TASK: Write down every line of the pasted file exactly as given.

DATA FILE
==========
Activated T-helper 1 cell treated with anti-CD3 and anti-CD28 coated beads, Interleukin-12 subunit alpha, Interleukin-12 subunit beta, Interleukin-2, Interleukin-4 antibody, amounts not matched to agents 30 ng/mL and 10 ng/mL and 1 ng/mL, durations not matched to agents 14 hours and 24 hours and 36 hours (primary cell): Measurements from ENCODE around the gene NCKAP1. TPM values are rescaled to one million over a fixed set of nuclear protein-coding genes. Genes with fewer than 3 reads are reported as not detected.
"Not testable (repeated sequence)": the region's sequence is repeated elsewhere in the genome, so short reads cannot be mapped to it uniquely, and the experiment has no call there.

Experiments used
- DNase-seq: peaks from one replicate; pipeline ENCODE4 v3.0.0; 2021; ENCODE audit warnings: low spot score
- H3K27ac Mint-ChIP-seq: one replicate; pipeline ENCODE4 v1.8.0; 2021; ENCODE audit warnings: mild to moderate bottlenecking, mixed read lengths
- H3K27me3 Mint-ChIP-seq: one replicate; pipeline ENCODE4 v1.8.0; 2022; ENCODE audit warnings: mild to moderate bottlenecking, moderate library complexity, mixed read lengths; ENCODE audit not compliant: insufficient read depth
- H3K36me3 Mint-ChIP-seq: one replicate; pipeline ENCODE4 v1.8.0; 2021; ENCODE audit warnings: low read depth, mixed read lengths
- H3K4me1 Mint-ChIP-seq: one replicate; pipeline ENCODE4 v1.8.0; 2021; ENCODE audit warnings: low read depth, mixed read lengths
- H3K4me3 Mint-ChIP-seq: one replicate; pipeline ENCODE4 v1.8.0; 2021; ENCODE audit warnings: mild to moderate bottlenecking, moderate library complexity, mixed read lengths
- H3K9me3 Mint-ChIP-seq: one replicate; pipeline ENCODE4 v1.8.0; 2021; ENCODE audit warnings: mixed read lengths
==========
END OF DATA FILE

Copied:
Activated T-helper 1 cell treated with anti-CD3 and anti-CD28 coated beads, Interleukin-12 subunit alpha, Interleukin-12 subunit beta, Interleukin-2, Interleukin-4 antibody, amounts not matched to agents 30 ng/mL and 10 ng/mL and 1 ng/mL, durations not matched to agents 14 hours and 24 hours and 36 hours (primary cell): Measurements from ENCODE around the gene NCKAP1. TPM values are rescaled to one million over a fixed set of nuclear protein-coding genes. Genes with fewer than 3 reads are reported as not detected.
"Not testable (repeated sequence)": the region's sequence is repeated elsewhere in the genome, so short reads cannot be mapped to it uniquely, and the experiment has no call there.

Experiments used
- DNase-seq: peaks from one replicate; pipeline ENCODE4 v3.0.0; 2021; ENCODE audit warnings: low spot score
- H3K27ac Mint-ChIP-seq: one replicate; pipeline ENCODE4 v1.8.0; 2021; ENCODE audit warnings: mild to moderate bottlenecking, mixed read lengths
- H3K27me3 Mint-ChIP-seq: one replicate; pipeline ENCODE4 v1.8.0; 2022; ENCODE audit warnings: mild to moderate bottlenecking, moderate library complexity, mixed read lengths; ENCODE audit not compliant: insufficient read depth
- H3K36me3 Mint-ChIP-seq: one replicate; pipeline ENCODE4 v1.8.0; 2021; ENCODE audit warnings: low read depth, mixed read lengths
- H3K4me1 Mint-ChIP-seq: one replicate; pipeline ENCODE4 v1.8.0; 2021; ENCODE audit warnings: low read depth, mixed read lengths
- H3K4me3 Mint-ChIP-seq: one replicate; pipeline ENCODE4 v1.8.0; 2021; ENCODE audit warnings: mild to moderate bottlenecking, moderate library complexity, mixed read lengths
- H3K9me3 Mint-ChIP-seq: one replicate; pipeline ENCODE4 v1.8.0; 2021; ENCODE audit warnings: mixed read lengths